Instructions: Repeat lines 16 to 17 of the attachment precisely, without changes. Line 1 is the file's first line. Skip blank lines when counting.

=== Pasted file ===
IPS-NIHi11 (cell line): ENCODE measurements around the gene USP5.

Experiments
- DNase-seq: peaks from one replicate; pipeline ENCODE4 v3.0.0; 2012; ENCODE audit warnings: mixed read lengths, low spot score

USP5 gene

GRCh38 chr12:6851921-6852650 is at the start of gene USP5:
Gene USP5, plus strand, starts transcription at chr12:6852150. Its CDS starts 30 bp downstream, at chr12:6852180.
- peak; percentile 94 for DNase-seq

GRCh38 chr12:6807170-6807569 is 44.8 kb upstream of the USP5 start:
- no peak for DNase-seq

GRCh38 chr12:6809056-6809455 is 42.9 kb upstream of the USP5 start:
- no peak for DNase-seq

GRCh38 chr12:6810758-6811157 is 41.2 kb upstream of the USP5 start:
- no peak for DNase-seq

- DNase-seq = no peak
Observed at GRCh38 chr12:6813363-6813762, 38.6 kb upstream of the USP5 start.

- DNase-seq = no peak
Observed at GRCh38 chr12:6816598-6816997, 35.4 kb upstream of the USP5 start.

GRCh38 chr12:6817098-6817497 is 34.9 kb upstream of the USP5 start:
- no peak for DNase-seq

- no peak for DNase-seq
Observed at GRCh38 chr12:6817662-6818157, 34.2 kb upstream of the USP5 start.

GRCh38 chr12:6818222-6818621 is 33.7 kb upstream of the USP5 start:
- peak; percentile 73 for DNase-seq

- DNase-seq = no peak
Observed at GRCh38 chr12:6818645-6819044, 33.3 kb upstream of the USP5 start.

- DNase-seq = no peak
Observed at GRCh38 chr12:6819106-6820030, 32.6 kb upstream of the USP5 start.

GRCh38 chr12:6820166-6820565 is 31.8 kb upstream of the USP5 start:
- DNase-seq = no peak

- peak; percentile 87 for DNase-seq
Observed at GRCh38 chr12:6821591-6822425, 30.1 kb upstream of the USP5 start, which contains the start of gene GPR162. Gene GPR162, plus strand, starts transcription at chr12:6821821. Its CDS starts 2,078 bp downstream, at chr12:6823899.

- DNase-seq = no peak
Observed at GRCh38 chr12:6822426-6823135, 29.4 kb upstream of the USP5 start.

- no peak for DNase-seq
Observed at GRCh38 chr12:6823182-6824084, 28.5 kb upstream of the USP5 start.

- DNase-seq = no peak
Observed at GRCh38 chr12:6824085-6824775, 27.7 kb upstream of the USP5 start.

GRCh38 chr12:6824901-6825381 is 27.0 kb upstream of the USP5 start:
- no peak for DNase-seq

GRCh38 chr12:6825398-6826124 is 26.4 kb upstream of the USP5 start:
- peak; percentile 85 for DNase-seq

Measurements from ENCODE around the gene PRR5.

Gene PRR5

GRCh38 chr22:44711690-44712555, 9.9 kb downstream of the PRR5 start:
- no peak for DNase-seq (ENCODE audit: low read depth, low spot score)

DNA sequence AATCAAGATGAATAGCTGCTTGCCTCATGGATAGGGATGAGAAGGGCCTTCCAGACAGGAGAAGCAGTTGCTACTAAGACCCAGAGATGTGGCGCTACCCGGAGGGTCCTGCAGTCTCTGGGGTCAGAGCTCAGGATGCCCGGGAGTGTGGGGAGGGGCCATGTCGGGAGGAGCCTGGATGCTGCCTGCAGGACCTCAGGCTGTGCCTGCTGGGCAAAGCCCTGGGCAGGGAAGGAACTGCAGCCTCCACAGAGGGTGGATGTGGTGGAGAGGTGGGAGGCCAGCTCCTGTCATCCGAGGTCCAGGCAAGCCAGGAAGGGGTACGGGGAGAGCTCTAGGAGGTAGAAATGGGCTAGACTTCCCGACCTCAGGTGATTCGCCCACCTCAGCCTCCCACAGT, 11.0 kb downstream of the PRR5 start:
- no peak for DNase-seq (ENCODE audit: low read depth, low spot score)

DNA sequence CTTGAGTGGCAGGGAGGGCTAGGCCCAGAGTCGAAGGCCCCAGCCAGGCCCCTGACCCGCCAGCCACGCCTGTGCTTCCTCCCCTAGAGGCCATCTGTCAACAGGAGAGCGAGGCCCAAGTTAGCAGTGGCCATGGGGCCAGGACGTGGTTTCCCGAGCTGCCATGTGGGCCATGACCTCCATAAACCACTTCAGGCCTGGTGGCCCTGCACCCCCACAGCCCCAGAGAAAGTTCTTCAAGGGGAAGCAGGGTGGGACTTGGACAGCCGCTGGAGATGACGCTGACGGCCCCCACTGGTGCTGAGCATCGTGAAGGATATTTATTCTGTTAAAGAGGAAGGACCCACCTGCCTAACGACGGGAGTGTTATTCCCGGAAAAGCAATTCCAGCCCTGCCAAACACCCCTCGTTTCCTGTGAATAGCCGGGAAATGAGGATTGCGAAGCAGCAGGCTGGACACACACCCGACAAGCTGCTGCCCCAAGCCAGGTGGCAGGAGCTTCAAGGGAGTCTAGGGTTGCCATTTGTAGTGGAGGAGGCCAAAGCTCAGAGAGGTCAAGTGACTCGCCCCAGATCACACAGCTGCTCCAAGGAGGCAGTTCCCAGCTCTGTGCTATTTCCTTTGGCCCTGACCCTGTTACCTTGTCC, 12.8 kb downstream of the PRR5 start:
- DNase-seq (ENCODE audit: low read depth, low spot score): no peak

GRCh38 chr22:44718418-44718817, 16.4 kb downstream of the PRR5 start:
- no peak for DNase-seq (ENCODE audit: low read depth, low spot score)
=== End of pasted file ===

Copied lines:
- DNase-seq = no peak
Observed at GRCh38 chr12:6816598-6816997, 35.4 kb upstream of the USP5 start.